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The hidden, extremely costly LED lighting maintenance

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    Originally posted by ActionDave View Post
    His inability to be succinct is a big reason he looses credibility with me.
    To me its not so much the succinct aspect, I enjoy an in depth descriptive discussion, but rather that the conversation seems one sided. Any positives regarding LEDs are ignored, and there is a constant fixation on the occasional pitfalls of a technology still maturing. Further when posting facts which contradict or prove statements wrong (like instant re-strike igniters for 5kv pulse rated sockets) he just ignores them.

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      Originally posted by tw1156 View Post
      I incorrectly stated earlier by saying the MLO was the guide for the LED luminaire specification; the document that was used was actually put out by the DOE and was labeled MSSLC (Model Specification for LED Roadway Luminaires). https://energy.gov/eere/ssl/download...luminaires-v20 The DOE provided a lot of base information for Municipalities to incorporate into their specifications when evaluating LED luminaires.

      The MLO was referenced as a guide for best practices in choosing luminaires, but is more of an "aesthetic" guideline (full cutoff, reduced glare, etc)
      I think spaz blinking is one of those things that did not cross their mind just like power factor and THD when standards were initially made for CFLs. Many CFLs actually have a bridge that plugs straight into the utility with a big capacitor across it which makes for great DC link regulation but power factor that is close 0.6 or so with 100%+ THD as well as very high inrush.

      They put a restriction on power factor and essentially all EnergyStar lamps and fixtures have to have 0.9 of higher PF. Along with this is a meaningless guideline that allows flicker as long as it's 120Hz or greater but did not set a limit on how far it can notch down or a flicker index value. So there are LED products that simply use strings of multi-tapped LED strings that are paired with fast semiconductor tap changers that extends and shortens the length each half cycle to reduce cut-in voltage to lower harmonics. But these design have enough non-electrolytic capacitor to keep the controller energized and light drops to zero twice every cycle with the output pulsation closely following the stepped sinewave. The flicker is worse than fluorescent as there's no afterglow in LED phosphors to dampen the flicker. Since the restrictions weren't made on flicker index, this was a loophole used to meet the requirements of power factor and stay within the flicker limits of the rules but excessively flickery in application. In general, commercial application external fluorescent ballasts are very well regulated that convert AC into DC link with very little line frequency ripple and many often provide output with less flicker than high wattage incandescent that any sign of 120 Hz pulsation is hardly visible on light sensor fed into oscilloscope with some of well designed ballasts with flicker comparable to that of studio production flicker suppressed lights.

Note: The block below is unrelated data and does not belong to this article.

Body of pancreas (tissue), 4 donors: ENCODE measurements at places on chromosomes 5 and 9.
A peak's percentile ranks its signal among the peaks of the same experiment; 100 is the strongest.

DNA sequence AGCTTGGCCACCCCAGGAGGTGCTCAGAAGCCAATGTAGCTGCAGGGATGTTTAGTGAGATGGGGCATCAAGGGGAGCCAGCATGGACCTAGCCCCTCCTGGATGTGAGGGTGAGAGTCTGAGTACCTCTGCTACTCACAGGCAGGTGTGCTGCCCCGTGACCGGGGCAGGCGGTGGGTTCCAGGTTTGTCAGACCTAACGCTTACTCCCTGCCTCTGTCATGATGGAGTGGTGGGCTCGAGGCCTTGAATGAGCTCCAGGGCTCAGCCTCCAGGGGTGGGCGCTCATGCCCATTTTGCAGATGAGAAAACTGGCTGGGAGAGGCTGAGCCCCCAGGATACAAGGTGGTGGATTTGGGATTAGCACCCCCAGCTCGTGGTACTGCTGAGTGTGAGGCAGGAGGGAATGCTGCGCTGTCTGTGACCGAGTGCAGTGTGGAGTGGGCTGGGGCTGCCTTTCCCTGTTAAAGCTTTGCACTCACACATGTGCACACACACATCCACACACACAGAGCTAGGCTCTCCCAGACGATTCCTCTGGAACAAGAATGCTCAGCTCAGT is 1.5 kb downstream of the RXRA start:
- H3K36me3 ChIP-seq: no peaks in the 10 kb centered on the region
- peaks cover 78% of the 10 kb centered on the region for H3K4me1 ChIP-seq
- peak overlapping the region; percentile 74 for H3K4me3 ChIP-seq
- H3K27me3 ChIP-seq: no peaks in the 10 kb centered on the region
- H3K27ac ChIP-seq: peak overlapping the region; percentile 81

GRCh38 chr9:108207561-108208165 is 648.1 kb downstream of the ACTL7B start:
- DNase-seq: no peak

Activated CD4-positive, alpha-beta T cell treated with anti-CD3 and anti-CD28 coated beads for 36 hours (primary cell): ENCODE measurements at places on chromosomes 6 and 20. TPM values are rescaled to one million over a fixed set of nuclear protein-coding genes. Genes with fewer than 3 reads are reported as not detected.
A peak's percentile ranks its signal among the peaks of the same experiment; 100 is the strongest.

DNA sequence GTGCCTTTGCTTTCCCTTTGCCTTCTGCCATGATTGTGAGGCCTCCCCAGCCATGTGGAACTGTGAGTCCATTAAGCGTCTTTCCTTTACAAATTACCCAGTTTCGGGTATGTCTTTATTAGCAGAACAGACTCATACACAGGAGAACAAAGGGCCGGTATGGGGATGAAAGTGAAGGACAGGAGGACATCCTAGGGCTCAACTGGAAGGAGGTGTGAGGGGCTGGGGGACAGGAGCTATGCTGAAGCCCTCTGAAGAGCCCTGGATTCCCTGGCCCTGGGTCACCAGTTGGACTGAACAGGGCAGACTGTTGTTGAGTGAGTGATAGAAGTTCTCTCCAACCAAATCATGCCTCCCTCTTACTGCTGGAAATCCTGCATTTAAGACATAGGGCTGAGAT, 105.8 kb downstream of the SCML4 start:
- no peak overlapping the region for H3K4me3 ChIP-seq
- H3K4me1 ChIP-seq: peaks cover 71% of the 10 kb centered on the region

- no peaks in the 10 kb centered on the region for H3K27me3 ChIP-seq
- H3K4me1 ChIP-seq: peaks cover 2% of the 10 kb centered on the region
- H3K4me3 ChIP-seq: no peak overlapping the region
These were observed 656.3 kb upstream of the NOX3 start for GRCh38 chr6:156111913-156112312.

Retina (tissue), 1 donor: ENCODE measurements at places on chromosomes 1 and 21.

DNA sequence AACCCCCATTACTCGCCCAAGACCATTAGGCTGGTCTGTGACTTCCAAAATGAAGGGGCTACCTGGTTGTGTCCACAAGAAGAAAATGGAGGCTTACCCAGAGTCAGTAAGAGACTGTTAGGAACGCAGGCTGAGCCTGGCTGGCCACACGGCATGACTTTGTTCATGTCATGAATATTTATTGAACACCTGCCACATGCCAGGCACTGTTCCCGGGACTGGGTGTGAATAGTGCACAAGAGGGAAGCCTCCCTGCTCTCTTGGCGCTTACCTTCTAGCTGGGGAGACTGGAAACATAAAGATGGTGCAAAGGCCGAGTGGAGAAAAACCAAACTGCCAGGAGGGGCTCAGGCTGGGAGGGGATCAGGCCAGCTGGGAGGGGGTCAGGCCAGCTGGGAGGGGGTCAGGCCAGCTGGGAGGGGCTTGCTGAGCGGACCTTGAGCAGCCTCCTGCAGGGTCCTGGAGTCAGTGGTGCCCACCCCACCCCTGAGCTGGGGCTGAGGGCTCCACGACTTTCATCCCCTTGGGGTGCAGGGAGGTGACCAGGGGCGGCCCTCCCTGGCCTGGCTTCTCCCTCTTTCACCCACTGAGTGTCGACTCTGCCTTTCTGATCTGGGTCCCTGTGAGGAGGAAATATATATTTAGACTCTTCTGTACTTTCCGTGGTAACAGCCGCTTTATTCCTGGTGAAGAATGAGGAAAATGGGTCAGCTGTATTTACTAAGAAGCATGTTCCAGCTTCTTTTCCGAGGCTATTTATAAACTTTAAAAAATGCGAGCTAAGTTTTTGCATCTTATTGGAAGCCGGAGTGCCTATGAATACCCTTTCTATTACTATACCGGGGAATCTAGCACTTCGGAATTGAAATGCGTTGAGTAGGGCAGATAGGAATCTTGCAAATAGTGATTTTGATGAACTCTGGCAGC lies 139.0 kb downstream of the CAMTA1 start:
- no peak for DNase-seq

Despite the fact LEDs already having inferior flicker dampening on its own, many LED fixtures have LED ballasts with far inferior flicker regulation than common pin-based CFL linear lamps. Ballast is one of the places LED products often cut corners in order to be able to meet the price point while using LED elements that can meet specs. Although dedicated voltage ballasts have become nearly obsolete, they've made a come back with LEDs. While there are dedicated voltage ballasts wtih constant-wattage regulation, most single voltage ones are not. So keep this and the fact many brand name ballasts are built to commercial use durability when you wonder why T5/T8 fluorescent ballasts cost so much relative to cheap LED fixtures. Many LED ballasts are also incapable of isolating load power delivery with a +/- 10% line voltage variation which means. So like 1990s T8 ballasts, you can not ignore line voltage fluctuation unless you specify line regulation. High line voltage causes over illumination, acceleration of LED element degradation and wasted energy while low line voltage causes output reduction.

      Originally posted by mbrooke View Post
      To me its not so much the succinct aspect, I enjoy an in depth descriptive discussion, but rather that the conversation seems one sided. Any positives regarding LEDs are ignored, and there is a constant fixation on the occasional pitfalls of a technology still maturing. Further when posting facts which contradict or prove statements wrong (like instant re-strike igniters for 5kv pulse rated sockets) he just ignores them.
      I acknowledge LEDs have their place such as generic residential lighting application that has strong expectations of immediate start but tend not to accumulate that many hours per year on average.

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